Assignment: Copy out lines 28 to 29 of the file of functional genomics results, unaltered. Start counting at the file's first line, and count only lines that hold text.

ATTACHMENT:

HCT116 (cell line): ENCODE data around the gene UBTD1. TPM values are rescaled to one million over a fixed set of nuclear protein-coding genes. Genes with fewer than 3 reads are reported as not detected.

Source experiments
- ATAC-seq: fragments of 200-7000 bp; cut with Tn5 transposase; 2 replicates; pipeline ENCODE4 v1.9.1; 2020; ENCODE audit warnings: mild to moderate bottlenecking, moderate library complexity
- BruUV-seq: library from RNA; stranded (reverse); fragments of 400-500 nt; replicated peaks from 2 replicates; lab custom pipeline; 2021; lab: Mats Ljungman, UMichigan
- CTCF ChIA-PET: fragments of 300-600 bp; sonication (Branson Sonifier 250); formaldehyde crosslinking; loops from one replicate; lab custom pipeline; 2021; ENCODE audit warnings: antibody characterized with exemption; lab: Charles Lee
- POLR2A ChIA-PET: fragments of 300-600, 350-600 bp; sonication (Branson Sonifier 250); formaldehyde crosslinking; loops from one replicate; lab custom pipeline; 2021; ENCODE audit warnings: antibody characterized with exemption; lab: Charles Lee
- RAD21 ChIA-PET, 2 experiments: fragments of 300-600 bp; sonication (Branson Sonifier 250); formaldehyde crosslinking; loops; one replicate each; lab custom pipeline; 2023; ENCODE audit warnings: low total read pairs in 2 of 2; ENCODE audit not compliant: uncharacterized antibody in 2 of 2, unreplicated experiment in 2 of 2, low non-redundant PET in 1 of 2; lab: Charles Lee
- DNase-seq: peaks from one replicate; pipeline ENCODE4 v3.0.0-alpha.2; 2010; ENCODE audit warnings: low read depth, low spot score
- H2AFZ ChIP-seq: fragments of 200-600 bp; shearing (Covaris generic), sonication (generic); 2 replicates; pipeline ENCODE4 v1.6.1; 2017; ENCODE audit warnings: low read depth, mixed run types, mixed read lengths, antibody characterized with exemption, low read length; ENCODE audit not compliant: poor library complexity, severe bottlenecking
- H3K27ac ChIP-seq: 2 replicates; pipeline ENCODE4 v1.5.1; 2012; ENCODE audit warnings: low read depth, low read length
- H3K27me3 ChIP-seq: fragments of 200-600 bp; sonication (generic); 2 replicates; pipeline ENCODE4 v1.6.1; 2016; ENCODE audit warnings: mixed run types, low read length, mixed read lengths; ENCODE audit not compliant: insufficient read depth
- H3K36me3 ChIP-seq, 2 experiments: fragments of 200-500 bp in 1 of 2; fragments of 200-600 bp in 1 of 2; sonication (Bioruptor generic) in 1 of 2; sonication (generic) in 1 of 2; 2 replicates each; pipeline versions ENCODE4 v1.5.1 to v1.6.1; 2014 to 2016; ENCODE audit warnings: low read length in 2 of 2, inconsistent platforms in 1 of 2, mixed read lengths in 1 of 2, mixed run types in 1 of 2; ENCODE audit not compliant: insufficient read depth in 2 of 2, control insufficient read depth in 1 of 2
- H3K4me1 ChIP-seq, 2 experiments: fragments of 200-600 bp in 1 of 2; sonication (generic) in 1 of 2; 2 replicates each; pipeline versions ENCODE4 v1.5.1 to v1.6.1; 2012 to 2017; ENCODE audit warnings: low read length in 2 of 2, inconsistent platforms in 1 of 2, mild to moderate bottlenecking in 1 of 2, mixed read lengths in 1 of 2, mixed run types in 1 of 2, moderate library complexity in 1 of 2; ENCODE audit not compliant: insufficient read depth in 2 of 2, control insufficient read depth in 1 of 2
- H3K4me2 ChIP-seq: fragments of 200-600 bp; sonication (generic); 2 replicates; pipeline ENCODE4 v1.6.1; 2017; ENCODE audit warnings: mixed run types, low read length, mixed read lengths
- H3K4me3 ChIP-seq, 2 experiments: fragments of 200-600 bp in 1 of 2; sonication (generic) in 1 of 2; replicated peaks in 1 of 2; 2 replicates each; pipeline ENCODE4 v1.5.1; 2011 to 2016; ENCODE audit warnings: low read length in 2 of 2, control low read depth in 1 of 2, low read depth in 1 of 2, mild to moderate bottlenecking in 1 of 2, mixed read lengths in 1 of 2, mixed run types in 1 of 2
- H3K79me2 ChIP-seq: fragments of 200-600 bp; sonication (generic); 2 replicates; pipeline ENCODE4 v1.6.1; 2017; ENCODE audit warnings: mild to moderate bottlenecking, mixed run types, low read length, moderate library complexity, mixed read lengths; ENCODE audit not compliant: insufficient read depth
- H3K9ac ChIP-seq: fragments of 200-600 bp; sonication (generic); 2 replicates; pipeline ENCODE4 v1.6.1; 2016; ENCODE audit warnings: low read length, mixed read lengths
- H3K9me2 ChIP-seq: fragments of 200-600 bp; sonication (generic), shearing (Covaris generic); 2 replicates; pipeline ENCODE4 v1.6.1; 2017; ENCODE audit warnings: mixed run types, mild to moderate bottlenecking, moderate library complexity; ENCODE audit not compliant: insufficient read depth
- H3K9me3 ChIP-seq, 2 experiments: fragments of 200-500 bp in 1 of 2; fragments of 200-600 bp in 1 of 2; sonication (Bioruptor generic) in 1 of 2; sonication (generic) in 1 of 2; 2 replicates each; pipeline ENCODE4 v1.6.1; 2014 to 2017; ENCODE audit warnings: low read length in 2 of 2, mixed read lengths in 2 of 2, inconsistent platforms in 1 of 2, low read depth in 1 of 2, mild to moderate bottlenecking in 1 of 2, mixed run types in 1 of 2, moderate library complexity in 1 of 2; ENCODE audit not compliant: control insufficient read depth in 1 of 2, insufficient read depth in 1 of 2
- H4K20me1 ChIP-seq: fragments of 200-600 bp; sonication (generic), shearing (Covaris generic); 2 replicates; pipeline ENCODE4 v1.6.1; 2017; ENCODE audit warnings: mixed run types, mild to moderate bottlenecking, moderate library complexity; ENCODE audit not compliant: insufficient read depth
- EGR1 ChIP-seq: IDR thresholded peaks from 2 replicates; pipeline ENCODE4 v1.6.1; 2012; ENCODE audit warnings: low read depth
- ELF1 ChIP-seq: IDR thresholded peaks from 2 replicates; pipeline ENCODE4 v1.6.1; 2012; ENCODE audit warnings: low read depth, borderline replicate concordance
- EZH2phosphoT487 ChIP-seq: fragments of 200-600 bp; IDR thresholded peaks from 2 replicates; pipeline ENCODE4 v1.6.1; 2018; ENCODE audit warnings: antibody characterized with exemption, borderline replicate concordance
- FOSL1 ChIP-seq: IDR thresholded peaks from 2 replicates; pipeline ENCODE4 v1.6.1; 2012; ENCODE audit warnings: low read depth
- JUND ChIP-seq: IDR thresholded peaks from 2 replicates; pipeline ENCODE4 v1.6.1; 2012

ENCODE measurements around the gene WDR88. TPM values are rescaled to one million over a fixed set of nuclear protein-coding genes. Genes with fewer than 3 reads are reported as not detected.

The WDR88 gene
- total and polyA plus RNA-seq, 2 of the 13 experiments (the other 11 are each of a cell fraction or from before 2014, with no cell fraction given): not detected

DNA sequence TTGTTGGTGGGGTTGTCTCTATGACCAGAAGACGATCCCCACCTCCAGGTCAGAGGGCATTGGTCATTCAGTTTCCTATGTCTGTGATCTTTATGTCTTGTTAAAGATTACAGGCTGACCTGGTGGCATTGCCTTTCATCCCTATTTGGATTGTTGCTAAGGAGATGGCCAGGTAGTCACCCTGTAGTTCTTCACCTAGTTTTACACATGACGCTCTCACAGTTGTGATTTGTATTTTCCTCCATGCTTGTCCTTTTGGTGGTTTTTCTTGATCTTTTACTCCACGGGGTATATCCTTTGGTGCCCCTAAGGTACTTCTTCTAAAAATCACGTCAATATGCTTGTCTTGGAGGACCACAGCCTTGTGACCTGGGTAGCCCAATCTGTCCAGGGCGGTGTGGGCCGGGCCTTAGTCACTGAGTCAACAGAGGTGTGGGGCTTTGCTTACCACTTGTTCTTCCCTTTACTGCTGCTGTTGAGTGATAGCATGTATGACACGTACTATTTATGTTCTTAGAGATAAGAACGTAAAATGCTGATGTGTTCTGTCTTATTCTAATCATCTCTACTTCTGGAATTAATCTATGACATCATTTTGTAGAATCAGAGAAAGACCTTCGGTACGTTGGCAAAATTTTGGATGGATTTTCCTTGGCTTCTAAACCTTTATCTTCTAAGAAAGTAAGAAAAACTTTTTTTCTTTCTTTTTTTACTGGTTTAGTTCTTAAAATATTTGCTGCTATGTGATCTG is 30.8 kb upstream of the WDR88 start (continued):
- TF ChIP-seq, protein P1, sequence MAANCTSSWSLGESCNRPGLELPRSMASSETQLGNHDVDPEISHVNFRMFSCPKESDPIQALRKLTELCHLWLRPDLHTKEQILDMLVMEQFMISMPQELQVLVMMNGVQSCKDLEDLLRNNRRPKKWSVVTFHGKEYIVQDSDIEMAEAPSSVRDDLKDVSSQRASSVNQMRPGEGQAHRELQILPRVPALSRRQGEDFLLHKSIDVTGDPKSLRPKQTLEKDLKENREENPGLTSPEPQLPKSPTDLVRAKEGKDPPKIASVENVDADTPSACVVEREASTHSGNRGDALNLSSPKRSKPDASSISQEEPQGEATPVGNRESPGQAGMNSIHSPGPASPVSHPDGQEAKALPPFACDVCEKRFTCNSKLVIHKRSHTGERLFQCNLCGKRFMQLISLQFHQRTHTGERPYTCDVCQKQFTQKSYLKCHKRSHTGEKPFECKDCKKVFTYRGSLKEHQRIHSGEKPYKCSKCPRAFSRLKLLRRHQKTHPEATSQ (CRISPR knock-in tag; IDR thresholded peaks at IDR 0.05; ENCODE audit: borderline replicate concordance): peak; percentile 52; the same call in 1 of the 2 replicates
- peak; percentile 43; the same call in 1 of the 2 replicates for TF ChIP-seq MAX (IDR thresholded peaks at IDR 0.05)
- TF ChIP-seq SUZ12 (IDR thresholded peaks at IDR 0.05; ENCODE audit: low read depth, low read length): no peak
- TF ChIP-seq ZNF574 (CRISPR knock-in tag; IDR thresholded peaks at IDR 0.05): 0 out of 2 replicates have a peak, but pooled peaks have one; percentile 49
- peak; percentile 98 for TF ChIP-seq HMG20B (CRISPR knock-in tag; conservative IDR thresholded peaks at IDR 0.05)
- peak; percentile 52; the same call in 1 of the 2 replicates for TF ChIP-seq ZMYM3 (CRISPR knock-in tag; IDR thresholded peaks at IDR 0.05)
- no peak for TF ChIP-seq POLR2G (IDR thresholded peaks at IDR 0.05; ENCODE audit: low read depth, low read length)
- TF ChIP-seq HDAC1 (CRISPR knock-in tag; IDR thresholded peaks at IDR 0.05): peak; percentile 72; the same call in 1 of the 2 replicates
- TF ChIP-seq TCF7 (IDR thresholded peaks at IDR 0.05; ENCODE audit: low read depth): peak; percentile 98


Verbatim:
- total and polyA plus RNA-seq, 2 of the 13 experiments (the other 11 are each of a cell fraction or from before 2014, with no cell fraction given): not detected

DNA sequence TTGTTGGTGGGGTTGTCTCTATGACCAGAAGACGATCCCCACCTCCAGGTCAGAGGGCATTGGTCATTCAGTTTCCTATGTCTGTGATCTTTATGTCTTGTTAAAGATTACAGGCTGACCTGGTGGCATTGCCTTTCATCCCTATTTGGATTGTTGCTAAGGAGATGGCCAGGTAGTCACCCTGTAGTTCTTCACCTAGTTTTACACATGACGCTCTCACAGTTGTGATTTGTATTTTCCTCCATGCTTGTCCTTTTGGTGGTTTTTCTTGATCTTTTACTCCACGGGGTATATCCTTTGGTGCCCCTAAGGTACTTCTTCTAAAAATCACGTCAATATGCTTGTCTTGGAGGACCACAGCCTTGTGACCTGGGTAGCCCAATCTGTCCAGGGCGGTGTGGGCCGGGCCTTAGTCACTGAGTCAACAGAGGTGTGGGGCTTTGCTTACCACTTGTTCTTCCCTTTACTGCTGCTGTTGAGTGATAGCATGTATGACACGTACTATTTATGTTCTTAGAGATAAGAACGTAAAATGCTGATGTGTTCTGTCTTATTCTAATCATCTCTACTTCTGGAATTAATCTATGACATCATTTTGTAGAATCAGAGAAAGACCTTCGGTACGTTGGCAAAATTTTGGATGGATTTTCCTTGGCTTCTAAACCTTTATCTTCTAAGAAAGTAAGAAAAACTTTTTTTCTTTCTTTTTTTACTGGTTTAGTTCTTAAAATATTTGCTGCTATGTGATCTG is 30.8 kb upstream of the WDR88 start (continued):